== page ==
Thursday, 05.08.2021
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Numismatic Puzzle: Roman Denarius

Today you will deal with a Roman denarius and put the head of Roma together. The personification of the Roman people on this 141 BC silver coin has a proud glare, but the special feature of this specimen is something completely different.

Numismatic Puzzle: Caesar as an Elephant

Today you will try your hand at a special denarius of Caesar. In 49 BC, in the midst of the civil war, the general chose a dramatic image: an elephant that tramples a snake. What do you think? Who is who in this political message?

Numismatic Puzzle: Racing Didrachm

This time you will have a go at a Roman didrachm from about 220 BC. You will assemble a racing quadriga. The depiction is the reason why these coins are called quadrigati. Do you recognize who is driving the carriage?

Numismatic Puzzle: Snake Basket

Today you can try your hand at a cistophorus. The silver coin was named after its motif – a basket with a snake. This “cista mystica” was part of the Bacchus cult and is depicted on the early version of this denomination from Asia Minor.

Numismatic Puzzle: Greek Yin and Yang

This time, you will try your hand at a drachm from Istros on the Black Sea coast. The issue does not specify what the motif in the style of a Chinese yin and yang symbol depicts: the brothers Castor und Pollux, the trade up and down the river? Anyway: a fascinating beauty!

Numismatic Puzzle: Poseidonia

Today, we have a coin featuring a Greek god, who was believed to protect the cities of Southern Italy from earthquakes. It was a useful thing to have him on your side: after all, he caused the earthquakes himself. To see what he used to do this, take a look at the coin.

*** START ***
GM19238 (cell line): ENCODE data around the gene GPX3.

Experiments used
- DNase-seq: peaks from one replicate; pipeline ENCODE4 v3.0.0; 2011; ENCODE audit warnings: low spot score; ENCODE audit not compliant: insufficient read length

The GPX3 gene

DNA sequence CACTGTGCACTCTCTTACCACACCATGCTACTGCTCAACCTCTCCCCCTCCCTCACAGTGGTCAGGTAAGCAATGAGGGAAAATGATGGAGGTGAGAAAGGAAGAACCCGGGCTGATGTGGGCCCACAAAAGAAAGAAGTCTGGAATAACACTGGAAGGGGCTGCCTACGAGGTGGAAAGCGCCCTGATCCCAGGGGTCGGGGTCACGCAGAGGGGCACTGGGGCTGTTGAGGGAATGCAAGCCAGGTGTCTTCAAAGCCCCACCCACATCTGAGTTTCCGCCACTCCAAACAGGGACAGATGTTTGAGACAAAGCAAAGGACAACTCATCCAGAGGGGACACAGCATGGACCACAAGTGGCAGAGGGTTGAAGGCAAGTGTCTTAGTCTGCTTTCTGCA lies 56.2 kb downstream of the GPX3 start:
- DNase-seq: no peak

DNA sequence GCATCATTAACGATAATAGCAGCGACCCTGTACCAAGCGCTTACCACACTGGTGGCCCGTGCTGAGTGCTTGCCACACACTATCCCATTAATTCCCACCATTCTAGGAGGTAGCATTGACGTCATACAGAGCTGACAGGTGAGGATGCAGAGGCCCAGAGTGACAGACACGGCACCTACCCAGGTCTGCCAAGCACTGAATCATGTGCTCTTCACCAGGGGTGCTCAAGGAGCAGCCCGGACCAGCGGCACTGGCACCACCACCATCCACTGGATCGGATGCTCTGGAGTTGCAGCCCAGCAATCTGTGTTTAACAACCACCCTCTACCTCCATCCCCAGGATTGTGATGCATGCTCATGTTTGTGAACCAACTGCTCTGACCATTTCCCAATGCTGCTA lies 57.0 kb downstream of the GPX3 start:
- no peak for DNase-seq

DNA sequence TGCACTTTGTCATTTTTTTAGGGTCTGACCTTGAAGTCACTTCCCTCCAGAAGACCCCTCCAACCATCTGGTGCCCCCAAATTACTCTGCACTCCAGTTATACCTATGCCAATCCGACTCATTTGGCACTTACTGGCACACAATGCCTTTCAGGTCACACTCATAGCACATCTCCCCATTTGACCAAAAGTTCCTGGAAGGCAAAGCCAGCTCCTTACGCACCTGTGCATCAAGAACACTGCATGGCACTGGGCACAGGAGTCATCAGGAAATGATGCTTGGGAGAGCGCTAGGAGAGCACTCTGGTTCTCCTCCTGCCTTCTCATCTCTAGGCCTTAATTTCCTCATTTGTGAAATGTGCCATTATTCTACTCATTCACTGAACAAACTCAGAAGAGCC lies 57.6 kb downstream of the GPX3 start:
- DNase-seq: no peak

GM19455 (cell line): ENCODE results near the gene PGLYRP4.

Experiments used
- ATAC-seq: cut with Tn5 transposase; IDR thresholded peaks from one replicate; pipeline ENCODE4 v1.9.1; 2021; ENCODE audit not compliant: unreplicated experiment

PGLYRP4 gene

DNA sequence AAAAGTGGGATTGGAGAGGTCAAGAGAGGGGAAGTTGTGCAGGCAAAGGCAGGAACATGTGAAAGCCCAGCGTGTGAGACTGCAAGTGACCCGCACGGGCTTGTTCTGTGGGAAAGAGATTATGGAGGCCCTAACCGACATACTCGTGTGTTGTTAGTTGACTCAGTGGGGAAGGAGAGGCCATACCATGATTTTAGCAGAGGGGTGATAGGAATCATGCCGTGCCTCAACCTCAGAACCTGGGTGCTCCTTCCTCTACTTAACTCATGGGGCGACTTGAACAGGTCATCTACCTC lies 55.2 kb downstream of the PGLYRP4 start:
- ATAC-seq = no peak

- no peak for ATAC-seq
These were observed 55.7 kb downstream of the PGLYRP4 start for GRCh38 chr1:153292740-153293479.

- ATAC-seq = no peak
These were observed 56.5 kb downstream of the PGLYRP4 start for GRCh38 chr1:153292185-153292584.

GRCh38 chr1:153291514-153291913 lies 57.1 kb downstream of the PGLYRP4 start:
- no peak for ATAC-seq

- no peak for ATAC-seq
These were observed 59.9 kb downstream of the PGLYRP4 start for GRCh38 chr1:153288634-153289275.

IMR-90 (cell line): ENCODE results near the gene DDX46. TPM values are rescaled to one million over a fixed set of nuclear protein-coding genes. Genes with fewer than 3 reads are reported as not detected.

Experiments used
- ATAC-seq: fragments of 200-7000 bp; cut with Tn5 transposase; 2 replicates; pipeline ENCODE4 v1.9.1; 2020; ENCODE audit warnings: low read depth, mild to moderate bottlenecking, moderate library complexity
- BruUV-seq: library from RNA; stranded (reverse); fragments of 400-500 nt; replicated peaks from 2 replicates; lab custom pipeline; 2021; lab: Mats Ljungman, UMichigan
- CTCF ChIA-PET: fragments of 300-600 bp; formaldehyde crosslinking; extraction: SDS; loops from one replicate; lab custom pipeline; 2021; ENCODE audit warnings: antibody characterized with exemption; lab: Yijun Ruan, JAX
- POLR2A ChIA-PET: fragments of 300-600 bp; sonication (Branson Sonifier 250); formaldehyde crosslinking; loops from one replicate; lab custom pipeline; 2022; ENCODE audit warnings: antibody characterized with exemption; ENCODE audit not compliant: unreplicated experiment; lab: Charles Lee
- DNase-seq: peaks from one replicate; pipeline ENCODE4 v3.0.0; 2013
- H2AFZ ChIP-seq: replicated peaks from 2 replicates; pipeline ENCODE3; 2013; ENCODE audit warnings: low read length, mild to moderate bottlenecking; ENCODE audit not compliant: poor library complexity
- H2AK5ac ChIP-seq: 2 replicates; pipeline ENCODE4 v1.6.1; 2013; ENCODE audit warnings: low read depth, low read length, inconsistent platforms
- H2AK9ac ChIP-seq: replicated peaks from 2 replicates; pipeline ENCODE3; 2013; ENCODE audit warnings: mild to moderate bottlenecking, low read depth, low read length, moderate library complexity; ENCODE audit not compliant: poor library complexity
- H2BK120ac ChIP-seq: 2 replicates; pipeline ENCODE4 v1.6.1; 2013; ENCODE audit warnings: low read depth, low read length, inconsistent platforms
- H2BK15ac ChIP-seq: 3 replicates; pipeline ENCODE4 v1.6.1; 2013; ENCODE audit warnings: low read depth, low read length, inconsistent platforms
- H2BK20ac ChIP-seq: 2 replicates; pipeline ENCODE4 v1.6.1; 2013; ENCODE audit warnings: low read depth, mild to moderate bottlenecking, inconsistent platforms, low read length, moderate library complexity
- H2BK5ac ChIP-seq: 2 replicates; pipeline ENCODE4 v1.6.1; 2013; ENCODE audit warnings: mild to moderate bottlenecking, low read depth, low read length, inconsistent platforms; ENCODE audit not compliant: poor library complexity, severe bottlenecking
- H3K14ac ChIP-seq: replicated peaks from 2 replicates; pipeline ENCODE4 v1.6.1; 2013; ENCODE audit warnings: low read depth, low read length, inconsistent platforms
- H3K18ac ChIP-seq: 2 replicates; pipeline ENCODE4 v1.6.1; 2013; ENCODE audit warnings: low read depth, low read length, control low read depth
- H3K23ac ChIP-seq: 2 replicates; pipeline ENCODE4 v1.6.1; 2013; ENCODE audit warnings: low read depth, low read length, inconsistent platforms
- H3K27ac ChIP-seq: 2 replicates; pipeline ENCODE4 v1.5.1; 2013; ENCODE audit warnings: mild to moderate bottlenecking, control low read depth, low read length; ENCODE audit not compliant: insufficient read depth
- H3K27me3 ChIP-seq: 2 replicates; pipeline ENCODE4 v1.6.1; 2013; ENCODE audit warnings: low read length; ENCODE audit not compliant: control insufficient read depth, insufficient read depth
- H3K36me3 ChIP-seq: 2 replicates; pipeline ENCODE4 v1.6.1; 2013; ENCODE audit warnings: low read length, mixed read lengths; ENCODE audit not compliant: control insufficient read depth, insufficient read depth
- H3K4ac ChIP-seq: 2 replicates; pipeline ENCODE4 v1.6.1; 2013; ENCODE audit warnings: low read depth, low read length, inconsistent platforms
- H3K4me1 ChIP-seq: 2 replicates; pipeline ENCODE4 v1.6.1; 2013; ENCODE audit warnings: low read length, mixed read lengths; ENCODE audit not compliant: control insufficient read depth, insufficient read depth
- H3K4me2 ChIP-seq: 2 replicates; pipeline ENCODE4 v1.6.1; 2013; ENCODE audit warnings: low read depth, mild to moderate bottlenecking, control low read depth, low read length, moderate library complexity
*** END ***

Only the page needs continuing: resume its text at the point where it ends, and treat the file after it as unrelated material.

Numismatic Puzzle: Zancle

In ancient times, Messina’s wealth stemmed from its protected harbour. It was formed by a crescent-shaped headland, which is the reason for its Greek name: Zancle, i.e. “scythe”. You can find the scythe on Messina’s coins too. Put it together and have a close look!

Numismatic Puzzle: Metapontum

Today’s coin from Metapontum in southern Italy is a masterpiece of incuse minting. The ear was the trademark of the Greek settlement on the Gulf of Taranto.

Numismatic Puzzle: Sybarite Bull

Incuse coinage was characteristic for the Greek colonies in southern Italy. Thus, the depiction on the obverse of coins of the city of Sybaris was always elevated, while the reverse featured the negative, deepened motif. The image is bursting with power: a mighty bull!

Numismatic Puzzle: Syracuse

This tetradrachm from Syracuse (around 500 BC) features an important innovation: an actual depiction on the reverse! In the incuse square you can see the head of Arethusa, which was later to occupy the entire reverse.
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